<b>Women have played key roles in workers' rights movements worldwide for over a century.</b> Images from strikes and protests drive home women's longstanding commitment to equal pay, fair working conditions, and the right to form unions.

Howard Miller’s World War II famous “We Can Do It” propaganda poster (commonly known as the “Rosie the Riveter” poster) is an example of a design whose meaning has become misconstrued over time, as reported by FIDM Graphic Design Student, Sara Berkes.

"There is plenty of room for mediocre men, but no room for mediocre women. Women just need to work harder..." Madeleine Albright

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We Can Do It!" is an American wartime propaganda poster produced by J. Howard Miller in 1943 for Westinghouse Electric as an inspirational image to boost worker morale. Fantastic combination of female strength and beauty!

"We Can Do It" poster by J. Howard Miller (1942).  NOTE: It was a year later, 1943, when Normal Rockwell painted his famous "Rosie the Riveter."

We Can Do It! (Rosie the Riveter)

Rosie the Riveter is on my list for my next tatt. "We Can Do It" poster by J. Howard Miller NOTE: It was a year later, when Normal Rockwell painted his famous "Rosie the Riveter.

Rosie the Riveter, a U.S. cultural icon representing the American women who worked in factories during WWII

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"Rosie the Riveter" was the nation's poster girl for patriotism during World War II. The real Rosie, Rose Will Monroe, worked at the Willow Run plant in Michigan.

Pôsteres para baixar de graça e dar cara nova às paredes da sua casa

Pôsteres para baixar de graça e dar cara nova às paredes da sua casa

Norman Rockwell... the original... "Rosie the Riveter" (1943)

Rosie the Riveter by Norman Rockwell, (An American woman employed in the production of military hardware during WWII. My mother was a Rosie Riveter and worked at the Rock Island Arsenal producing munitions.) Crystal Bridges Museum of American Art.

An American icon telling women they are strong and not to forget it

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Geraldine Doyle - the woman whose picture inspired the We Can Do It poster ~

Geraldine Hoff Doyle, inspiration for the "We Can Do It!" poster replicates the famous pose shortly before her death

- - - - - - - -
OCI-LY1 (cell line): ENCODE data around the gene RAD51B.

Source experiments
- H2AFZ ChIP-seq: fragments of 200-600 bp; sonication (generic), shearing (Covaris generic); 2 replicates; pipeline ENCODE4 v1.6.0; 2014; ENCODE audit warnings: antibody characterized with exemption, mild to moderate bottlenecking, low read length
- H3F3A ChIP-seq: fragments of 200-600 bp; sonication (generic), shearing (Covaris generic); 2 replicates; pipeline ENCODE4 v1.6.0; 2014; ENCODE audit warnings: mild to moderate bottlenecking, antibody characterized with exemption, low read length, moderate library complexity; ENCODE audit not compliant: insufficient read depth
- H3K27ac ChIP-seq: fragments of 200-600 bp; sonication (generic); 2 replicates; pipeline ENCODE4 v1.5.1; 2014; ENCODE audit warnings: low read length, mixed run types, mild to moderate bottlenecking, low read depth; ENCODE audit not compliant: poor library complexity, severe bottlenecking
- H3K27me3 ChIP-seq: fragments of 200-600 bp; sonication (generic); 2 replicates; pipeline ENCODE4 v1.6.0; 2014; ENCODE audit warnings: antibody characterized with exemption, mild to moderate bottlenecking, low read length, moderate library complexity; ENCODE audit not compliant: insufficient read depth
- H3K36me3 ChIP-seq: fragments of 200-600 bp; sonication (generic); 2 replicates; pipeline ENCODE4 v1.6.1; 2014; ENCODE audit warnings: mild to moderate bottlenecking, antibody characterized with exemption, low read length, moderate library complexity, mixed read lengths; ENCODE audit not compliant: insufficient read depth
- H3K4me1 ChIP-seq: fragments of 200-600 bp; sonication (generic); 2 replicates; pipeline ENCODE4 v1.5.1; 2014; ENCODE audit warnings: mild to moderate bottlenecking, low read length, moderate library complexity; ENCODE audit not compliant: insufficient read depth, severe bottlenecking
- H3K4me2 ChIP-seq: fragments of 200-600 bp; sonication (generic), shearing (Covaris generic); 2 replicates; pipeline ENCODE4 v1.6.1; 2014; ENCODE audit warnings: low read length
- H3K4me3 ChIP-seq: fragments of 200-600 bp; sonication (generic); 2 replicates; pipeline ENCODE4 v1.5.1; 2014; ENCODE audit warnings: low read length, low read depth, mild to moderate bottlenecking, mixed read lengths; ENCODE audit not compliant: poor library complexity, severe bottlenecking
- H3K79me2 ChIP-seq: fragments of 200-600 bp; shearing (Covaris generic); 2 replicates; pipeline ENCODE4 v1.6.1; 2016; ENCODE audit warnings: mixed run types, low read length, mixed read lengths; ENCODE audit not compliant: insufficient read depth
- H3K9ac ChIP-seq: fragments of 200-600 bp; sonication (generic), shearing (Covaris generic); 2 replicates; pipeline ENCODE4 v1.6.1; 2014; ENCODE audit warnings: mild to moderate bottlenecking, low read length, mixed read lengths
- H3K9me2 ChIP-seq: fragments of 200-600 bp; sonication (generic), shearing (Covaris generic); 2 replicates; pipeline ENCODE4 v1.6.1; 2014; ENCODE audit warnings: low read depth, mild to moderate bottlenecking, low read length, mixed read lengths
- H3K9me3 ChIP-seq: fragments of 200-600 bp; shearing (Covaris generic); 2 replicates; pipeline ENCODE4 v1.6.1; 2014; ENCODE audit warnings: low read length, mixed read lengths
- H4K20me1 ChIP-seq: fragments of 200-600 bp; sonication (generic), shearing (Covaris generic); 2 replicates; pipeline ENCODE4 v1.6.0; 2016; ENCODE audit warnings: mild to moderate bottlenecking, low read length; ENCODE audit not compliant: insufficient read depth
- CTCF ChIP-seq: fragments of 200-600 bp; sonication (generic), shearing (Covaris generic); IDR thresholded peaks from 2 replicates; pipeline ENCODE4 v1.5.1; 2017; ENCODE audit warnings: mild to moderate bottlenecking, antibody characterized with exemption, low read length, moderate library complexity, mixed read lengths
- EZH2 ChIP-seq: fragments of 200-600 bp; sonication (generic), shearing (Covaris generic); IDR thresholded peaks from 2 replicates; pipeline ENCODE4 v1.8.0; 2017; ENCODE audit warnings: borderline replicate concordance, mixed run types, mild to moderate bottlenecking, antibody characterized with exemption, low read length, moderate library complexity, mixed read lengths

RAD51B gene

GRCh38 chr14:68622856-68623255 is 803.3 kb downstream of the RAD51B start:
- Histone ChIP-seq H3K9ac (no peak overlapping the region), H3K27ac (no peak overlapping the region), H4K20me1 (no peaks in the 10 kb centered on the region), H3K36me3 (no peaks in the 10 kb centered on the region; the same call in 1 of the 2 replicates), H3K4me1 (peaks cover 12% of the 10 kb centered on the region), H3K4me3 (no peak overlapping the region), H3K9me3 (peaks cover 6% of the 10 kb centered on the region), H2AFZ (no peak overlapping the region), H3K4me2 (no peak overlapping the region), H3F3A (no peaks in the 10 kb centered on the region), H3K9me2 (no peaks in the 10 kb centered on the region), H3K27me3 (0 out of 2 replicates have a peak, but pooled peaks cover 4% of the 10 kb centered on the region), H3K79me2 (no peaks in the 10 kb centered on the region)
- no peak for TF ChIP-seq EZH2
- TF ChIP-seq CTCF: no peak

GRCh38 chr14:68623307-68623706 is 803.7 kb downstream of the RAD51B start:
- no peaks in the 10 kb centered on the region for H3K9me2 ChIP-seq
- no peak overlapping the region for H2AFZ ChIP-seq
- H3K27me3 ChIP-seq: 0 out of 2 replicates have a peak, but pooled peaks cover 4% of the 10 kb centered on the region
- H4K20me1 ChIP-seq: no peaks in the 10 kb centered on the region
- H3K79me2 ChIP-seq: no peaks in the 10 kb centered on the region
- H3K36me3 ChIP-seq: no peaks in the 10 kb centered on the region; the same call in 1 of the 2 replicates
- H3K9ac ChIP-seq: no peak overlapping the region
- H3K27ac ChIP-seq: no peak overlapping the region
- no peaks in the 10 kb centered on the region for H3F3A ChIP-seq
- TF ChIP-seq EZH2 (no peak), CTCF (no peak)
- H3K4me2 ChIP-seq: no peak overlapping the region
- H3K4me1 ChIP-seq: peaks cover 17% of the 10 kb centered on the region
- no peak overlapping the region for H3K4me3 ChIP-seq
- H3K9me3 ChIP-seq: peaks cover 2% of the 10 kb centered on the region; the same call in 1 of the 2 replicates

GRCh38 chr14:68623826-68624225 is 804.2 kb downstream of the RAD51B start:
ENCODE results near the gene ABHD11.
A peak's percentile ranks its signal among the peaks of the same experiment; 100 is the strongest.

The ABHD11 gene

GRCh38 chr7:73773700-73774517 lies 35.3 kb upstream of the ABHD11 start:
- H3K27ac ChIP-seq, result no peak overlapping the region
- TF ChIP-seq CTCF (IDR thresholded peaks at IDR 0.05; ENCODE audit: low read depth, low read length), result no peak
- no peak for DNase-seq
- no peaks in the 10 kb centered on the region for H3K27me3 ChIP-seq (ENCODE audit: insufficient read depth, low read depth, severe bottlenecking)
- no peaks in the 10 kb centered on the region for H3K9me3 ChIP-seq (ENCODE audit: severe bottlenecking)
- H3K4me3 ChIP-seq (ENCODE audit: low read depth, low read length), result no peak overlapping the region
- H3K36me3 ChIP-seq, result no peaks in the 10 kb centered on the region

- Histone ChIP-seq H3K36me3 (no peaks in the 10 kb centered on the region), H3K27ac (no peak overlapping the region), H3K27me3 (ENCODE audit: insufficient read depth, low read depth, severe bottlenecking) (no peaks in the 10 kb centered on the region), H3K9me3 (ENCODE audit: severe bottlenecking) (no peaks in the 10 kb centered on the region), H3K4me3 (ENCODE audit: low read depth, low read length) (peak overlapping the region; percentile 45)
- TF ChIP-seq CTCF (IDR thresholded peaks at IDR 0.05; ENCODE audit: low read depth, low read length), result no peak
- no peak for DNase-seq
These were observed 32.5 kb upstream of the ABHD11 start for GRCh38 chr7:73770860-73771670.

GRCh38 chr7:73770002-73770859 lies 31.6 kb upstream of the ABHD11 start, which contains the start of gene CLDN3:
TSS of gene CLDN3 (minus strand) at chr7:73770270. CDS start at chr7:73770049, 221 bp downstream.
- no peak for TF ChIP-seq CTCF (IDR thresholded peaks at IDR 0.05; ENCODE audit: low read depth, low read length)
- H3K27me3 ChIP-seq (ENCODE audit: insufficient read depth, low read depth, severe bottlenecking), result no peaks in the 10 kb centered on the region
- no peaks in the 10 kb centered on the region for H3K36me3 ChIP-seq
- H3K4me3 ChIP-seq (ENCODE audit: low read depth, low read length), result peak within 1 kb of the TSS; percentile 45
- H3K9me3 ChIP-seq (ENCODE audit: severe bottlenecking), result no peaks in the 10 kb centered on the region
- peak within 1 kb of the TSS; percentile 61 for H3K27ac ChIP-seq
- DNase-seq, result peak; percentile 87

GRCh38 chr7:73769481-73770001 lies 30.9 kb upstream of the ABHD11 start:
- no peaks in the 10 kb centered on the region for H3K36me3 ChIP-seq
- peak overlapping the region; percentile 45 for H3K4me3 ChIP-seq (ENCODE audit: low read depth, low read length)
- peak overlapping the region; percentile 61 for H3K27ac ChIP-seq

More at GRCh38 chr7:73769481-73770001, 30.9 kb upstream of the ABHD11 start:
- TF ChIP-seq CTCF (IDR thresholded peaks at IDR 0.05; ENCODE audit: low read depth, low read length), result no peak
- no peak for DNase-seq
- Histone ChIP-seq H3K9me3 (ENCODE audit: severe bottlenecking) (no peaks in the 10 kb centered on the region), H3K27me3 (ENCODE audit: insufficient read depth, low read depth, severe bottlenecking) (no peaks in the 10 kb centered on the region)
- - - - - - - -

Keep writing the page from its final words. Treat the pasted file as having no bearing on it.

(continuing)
Life magazine cover photo of August 9, 1943 shows steelworker Ann Zarik at work with her torch.

A female steel worker welds a steel plate at the Gary Armor Plate Plant of Carnegie-Illinois Steel Corporation, Gary, Indiana, 1943 ~

Nora is not the ideal woman because she lies to her husband. She lets her husband treat her as if she were a child. She does not think about the consequences of what she does.

Women in Power: Rosie the Riveter

Rosie the Riveter easily ranks among the most famous poster incarnations. This fierce lady inspired American women to contribute to the war effort by working in munitions factories.

Geraldine Doyle, the model for the original Rosie The Riveter poster. Her hair's not up in a kerchief and she's not flexing her muscle here.

Geraldine Hoff Doyle (July 1924 – December is believed to be the real-life model for the World War II era "We Can Do It!" poster, later thought to be an embodiment of the iconic World War II character Rosie the Riveter.

Remember the 'Rosie the Riveter' image pretty much everybody knows? It's not what you might think.

Remember the 'Rosie the Riveter' image pretty much everybody knows? It's not what you might think.

These Photos Show the Inspiring Women Building America Decades After Rosie the Riveter

badass :)  plus, could re-use the menswear button down from my Calvin costume

Geraldine Hoff Doyle Dead: 'Rosie The Riveter' Inspiration Dies At 86

Shop Rosie the Riveter We Can Do It! Vintage WWII Poster created by scenesfromthepast.

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